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Originally published October 19, 2012 at 10:01 PM | Page modified October 19, 2012 at 10:32 PM

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UW falls to No. 2 Stanford

You've got to win three. Fifth-ranked Washington had no problem winning two sets against No. 2 Stanford. But the crucial third "W" eluded...

Special to The Seattle Times

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Heartbreaking match. Set point in the second set and match point in the fourth. Had... MORE
Regroup & Re-Load,Washington!! Put a line in the sand no more losses.If anything... MORE
What a crazy night with two of the best teams in the country. So frustrating not to be... MORE

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You've got to win three.

Fifth-ranked Washington had no problem winning two sets against No. 2 Stanford. But the crucial third "W" eluded them.

In a heart-stopping Pac-12 volleyball showdown in front of 4,401 Alaska Airlines Arena fans, the Cardinal overcame one of its worst performances of the season to pull out a 3-2 win (10-25, 28-26, 10-25, 26-24, 15-7) and deny the Huskies a share of the conference lead.

"Terribly, terribly heartbreaking," said Washington coach Jim McLaughlin. "And disappointing."

When they were good, the Huskies were very, very good.

It was frenetic from the first whistle. Neither team was willing to let a ball drop. The rally at 2-2 when the ball went over the net nearly 30 times was one of the longest in Alaska Airlines Arena history. That point — like most others in the opening set — was won by the Huskies, who passed far better than the Cardinal, and won the first set blocking battle, 6-0.

The result was the biggest one-set defeat suffered by Stanford all season, 25-10.

"We had discipline, serve-to-serve," said McLaughlin. "Tremendous discipline. We're doing it for longer periods of time, but we're not doing it for long enough, clearly."

The second set was tight all the way. Stanford struggled with Kylin Muñoz's serves, but Washington was vulnerable to the Cardinal's right-side attack. The Huskies couldn't finish two set points, and Stanford prevailed, 28-26.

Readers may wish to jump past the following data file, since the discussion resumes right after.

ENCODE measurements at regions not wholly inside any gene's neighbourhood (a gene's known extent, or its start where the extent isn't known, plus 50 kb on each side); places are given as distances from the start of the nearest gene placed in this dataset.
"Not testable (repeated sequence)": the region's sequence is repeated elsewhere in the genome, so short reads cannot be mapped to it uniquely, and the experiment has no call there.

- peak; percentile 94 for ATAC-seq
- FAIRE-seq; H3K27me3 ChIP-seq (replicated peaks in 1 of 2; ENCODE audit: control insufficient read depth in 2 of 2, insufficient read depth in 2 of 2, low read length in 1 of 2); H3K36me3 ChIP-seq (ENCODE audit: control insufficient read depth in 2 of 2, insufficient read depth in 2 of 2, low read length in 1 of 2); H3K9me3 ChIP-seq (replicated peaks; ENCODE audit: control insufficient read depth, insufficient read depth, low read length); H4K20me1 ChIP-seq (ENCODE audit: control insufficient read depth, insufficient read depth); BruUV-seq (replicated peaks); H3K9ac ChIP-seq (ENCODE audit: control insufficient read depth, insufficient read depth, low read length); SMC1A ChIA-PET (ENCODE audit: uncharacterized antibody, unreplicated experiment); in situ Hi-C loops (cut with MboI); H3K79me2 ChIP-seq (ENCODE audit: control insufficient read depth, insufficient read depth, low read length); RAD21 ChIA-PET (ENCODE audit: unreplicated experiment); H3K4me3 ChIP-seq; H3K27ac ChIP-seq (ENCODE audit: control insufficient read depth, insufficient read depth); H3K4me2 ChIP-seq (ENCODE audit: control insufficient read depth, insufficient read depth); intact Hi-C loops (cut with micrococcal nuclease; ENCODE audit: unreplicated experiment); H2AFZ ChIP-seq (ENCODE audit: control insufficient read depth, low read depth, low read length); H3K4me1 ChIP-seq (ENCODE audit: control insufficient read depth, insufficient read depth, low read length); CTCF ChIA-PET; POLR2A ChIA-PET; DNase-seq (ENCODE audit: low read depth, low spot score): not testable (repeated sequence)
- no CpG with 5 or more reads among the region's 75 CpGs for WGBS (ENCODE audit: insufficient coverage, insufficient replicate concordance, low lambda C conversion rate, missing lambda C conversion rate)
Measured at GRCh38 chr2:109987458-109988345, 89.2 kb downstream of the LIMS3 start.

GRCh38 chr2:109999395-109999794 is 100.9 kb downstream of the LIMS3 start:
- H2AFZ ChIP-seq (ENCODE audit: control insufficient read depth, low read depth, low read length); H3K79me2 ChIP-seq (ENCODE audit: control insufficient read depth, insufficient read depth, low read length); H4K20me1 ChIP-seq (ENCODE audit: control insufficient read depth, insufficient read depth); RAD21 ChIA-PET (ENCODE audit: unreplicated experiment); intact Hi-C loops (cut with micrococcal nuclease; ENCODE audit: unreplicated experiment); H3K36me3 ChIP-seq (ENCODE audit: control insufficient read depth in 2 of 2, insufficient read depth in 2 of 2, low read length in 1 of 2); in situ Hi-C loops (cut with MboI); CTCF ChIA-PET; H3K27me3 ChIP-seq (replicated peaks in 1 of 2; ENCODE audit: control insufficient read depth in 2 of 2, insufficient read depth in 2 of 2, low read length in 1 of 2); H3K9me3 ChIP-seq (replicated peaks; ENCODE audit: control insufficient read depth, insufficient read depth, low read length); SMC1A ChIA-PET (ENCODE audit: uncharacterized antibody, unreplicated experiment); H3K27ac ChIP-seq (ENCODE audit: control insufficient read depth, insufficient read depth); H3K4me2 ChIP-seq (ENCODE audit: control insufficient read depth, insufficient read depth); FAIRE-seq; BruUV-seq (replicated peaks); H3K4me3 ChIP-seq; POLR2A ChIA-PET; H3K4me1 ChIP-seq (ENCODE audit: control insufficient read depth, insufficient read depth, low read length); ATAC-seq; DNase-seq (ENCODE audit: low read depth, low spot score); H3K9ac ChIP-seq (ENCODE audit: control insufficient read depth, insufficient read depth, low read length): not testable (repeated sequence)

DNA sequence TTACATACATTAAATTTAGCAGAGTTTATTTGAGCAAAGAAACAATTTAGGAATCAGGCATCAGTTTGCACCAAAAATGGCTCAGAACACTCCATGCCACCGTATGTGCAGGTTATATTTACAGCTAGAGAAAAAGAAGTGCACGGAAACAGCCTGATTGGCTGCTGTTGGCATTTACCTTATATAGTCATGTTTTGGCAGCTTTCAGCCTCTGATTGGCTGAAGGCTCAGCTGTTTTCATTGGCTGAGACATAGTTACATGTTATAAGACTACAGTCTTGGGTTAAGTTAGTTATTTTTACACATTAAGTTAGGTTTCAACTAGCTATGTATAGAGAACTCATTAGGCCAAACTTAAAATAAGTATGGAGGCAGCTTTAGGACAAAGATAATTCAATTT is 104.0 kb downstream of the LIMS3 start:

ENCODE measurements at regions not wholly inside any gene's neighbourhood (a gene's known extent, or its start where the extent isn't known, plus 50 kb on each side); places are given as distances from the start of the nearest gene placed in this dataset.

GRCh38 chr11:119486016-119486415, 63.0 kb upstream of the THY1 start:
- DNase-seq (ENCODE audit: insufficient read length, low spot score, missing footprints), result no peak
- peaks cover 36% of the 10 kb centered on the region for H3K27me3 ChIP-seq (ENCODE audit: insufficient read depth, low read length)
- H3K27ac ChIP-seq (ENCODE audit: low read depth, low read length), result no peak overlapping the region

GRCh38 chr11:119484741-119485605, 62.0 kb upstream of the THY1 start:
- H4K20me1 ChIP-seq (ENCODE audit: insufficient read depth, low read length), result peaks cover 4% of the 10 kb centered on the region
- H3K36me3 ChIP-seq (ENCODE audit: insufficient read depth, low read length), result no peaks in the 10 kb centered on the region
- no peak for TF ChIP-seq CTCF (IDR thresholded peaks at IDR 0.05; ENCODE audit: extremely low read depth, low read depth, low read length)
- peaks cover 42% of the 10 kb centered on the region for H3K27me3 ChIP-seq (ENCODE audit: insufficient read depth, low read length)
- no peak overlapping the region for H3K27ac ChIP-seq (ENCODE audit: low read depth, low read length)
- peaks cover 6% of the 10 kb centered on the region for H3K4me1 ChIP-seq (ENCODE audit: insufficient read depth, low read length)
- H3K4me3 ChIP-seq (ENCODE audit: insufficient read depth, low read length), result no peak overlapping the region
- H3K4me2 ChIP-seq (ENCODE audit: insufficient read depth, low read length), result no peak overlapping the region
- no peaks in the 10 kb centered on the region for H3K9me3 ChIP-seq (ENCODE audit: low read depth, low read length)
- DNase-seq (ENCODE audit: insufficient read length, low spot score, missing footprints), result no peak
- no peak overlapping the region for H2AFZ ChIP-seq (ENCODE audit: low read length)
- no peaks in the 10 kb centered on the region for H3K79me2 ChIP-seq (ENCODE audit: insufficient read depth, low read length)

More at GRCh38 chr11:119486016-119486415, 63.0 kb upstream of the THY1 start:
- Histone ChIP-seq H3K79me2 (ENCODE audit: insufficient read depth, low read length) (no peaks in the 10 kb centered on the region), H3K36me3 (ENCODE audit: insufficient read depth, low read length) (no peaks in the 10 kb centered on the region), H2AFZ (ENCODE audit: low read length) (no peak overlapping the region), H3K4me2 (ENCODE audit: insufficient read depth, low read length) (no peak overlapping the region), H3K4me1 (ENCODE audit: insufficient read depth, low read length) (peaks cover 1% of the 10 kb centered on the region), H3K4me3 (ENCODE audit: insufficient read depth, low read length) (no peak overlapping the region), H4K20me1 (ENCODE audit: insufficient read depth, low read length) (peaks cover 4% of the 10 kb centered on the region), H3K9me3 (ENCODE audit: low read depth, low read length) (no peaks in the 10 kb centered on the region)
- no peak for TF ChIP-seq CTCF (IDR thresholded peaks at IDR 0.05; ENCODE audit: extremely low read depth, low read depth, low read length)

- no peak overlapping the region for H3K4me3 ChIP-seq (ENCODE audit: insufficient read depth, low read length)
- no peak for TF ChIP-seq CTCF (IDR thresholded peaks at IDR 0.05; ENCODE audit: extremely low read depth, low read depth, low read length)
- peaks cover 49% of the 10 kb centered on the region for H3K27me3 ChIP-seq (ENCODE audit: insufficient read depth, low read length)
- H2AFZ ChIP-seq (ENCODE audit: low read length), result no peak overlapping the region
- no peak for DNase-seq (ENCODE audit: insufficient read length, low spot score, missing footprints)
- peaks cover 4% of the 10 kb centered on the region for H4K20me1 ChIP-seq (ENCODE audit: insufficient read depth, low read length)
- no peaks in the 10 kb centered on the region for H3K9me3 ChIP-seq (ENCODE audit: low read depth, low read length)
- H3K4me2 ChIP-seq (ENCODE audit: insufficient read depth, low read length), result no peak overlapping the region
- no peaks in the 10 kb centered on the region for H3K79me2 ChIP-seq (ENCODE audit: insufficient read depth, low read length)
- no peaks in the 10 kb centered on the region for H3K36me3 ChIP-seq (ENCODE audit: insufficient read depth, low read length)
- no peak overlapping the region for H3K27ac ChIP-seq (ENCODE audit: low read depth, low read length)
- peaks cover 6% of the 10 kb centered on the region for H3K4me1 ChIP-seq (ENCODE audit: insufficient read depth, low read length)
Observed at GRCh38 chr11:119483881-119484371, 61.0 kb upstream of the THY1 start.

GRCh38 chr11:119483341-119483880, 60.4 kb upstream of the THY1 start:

Washington came out of the break on fire. Stanford was forced to use its two timeouts before it could even score three points. Trailing 14-4, Stanford's 6-3 freshman middle Inky Ajanaku rose for what seemed like a sure kill on a soaring slide, only to be stuffed by Washington's 5-foot-8 Cassie Strickland. The Huskies repeated their first-set trick, again holding Stanford to just 10 points.

But the fourth set was just like the second. Stanford's passing steadily improved, and the Huskies could not hold match point at 24-23.

"You only have so many opportunities in life," said McLaughlin. "If we make one more play, we're out of here in four, maybe even three."

The Huskies (16-2, 7-2) lost their second straight match, despite out-hitting (.194 to.110), and out-blocking (16-7) the Cardinal. Both teams started three freshmen, including Washington's Melanie Wade, who attended high school close to Stanford in Palo Alto, Calif .

"Mel went into the game and stepped it up," said fellow middle blocker Amanda Gil. "I'm incredibly proud of the way she blocked."

"I thought she did a hell of a job," said McLaughlin. "I really did."

Sophomore Kaleigh Nelson put up a monster performance, with 15 kills and just two errors (.481). Sophomore Krista Vansant had 58 swings, connecting on 24 kills (.310).

But in the end, it was Stanford's freshmen who stepped up. Despite struggling early, Ajanaku and Brittany Howard were dominant, helping the Cardinal win the fifth set going away.

"As much as it hurts," said McLaughlin, "we've gotta think about it, grab onto it, understand it, and then get to work.

"I believe they will."

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